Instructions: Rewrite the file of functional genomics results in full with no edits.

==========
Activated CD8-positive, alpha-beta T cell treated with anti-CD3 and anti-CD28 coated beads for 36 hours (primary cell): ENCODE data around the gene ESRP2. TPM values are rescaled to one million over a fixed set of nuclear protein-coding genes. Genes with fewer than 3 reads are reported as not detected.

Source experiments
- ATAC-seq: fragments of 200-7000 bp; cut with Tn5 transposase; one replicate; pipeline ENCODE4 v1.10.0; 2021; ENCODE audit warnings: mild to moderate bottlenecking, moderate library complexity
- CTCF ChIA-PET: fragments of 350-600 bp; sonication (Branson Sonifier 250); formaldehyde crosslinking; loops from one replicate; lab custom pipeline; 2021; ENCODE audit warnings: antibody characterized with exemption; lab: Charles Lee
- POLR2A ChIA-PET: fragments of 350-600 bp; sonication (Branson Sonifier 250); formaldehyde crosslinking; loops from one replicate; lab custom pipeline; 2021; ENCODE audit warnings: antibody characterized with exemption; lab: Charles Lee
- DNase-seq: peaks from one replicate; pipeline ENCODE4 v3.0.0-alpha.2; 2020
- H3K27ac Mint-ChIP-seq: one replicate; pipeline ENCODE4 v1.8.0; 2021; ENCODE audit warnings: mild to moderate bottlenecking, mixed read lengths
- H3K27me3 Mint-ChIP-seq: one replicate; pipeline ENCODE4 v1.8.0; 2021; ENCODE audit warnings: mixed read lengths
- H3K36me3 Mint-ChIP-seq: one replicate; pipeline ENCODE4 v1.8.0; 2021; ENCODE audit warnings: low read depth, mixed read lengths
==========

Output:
Activated CD8-positive, alpha-beta T cell treated with anti-CD3 and anti-CD28 coated beads for 36 hours (primary cell): ENCODE data around the gene ESRP2. TPM values are rescaled to one million over a fixed set of nuclear protein-coding genes. Genes with fewer than 3 reads are reported as not detected.

Source experiments
- ATAC-seq: fragments of 200-7000 bp; cut with Tn5 transposase; one replicate; pipeline ENCODE4 v1.10.0; 2021; ENCODE audit warnings: mild to moderate bottlenecking, moderate library complexity
- CTCF ChIA-PET: fragments of 350-600 bp; sonication (Branson Sonifier 250); formaldehyde crosslinking; loops from one replicate; lab custom pipeline; 2021; ENCODE audit warnings: antibody characterized with exemption; lab: Charles Lee
- POLR2A ChIA-PET: fragments of 350-600 bp; sonication (Branson Sonifier 250); formaldehyde crosslinking; loops from one replicate; lab custom pipeline; 2021; ENCODE audit warnings: antibody characterized with exemption; lab: Charles Lee
- DNase-seq: peaks from one replicate; pipeline ENCODE4 v3.0.0-alpha.2; 2020
- H3K27ac Mint-ChIP-seq: one replicate; pipeline ENCODE4 v1.8.0; 2021; ENCODE audit warnings: mild to moderate bottlenecking, mixed read lengths
- H3K27me3 Mint-ChIP-seq: one replicate; pipeline ENCODE4 v1.8.0; 2021; ENCODE audit warnings: mixed read lengths
- H3K36me3 Mint-ChIP-seq: one replicate; pipeline ENCODE4 v1.8.0; 2021; ENCODE audit warnings: low read depth, mixed read lengths